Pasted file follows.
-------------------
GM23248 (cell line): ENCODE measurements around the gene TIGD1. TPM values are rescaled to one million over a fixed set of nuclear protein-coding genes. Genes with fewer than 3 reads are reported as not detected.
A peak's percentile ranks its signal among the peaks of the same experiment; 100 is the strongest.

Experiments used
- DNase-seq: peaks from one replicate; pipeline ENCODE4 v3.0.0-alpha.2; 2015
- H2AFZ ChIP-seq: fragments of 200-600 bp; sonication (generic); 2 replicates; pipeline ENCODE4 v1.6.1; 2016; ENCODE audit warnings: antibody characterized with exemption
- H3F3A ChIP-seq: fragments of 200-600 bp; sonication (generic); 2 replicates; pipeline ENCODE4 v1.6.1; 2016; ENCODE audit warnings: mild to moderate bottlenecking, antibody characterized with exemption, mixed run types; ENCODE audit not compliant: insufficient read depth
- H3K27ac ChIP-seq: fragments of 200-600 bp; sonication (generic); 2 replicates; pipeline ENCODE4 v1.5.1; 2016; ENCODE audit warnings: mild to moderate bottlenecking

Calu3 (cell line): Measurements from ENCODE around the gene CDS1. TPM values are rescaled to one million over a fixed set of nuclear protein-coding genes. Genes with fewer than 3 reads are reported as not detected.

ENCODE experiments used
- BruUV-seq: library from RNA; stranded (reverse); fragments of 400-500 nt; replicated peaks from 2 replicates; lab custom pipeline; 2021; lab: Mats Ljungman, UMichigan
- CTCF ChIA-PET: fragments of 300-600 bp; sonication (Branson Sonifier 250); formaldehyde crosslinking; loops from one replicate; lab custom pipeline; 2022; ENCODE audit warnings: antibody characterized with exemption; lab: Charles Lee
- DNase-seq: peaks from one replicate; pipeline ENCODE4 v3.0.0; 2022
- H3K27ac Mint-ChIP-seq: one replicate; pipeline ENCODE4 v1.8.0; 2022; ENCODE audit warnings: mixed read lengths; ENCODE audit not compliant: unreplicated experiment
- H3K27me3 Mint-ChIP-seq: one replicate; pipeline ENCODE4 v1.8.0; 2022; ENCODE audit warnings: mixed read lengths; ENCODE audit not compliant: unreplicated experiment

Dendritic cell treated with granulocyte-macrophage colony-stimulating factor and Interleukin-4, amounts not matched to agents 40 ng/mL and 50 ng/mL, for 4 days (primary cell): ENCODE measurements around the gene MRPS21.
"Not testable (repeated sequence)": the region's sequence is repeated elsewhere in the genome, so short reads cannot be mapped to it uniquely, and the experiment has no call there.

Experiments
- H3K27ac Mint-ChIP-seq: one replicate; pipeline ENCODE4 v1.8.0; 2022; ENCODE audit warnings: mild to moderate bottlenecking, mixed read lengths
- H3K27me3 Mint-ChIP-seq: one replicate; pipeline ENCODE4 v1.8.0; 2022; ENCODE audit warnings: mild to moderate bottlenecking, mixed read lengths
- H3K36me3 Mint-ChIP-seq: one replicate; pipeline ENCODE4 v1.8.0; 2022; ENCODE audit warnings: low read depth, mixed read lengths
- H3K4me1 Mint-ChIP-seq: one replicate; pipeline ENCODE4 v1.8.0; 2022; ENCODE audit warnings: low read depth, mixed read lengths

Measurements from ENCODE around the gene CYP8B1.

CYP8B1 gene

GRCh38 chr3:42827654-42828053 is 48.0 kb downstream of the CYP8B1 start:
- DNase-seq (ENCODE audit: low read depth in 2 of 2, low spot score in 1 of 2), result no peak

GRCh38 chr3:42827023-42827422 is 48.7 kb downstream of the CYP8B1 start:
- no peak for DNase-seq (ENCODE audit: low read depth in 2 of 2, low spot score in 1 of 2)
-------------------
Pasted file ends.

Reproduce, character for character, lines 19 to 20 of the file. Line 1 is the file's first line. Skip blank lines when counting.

- H3K27me3 Mint-ChIP-seq: one replicate; pipeline ENCODE4 v1.8.0; 2022; ENCODE audit warnings: mild to moderate bottlenecking, mixed read lengths
- H3K36me3 Mint-ChIP-seq: one replicate; pipeline ENCODE4 v1.8.0; 2022; ENCODE audit warnings: low read depth, mixed read lengths